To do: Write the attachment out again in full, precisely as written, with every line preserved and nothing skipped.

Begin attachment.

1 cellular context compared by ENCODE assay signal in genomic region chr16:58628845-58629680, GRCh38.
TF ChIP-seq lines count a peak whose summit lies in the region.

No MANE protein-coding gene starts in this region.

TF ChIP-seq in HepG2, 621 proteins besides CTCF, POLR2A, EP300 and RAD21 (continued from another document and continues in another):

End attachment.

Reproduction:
1 cellular context compared by ENCODE assay signal in genomic region chr16:58628845-58629680, GRCh38.
TF ChIP-seq lines count a peak whose summit lies in the region.

No MANE protein-coding gene starts in this region.

TF ChIP-seq in HepG2, 621 proteins besides CTCF, POLR2A, EP300 and RAD21 (continued from another document and continues in another):